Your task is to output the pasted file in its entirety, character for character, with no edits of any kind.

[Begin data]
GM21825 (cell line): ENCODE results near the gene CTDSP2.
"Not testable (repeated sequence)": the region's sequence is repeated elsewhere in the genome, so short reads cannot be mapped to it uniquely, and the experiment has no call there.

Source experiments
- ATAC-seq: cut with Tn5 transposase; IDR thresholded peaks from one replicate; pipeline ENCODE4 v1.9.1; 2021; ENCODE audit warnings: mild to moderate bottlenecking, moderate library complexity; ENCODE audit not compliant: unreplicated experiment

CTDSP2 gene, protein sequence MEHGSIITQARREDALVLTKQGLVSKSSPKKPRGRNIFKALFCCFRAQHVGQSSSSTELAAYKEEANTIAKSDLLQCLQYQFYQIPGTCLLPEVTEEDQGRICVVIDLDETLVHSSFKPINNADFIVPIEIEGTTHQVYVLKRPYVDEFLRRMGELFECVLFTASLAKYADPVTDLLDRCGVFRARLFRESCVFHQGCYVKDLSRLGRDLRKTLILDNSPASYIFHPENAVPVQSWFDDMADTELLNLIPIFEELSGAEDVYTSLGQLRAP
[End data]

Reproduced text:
GM21825 (cell line): ENCODE results near the gene CTDSP2.
"Not testable (repeated sequence)": the region's sequence is repeated elsewhere in the genome, so short reads cannot be mapped to it uniquely, and the experiment has no call there.

Source experiments
- ATAC-seq: cut with Tn5 transposase; IDR thresholded peaks from one replicate; pipeline ENCODE4 v1.9.1; 2021; ENCODE audit warnings: mild to moderate bottlenecking, moderate library complexity; ENCODE audit not compliant: unreplicated experiment

CTDSP2 gene, protein sequence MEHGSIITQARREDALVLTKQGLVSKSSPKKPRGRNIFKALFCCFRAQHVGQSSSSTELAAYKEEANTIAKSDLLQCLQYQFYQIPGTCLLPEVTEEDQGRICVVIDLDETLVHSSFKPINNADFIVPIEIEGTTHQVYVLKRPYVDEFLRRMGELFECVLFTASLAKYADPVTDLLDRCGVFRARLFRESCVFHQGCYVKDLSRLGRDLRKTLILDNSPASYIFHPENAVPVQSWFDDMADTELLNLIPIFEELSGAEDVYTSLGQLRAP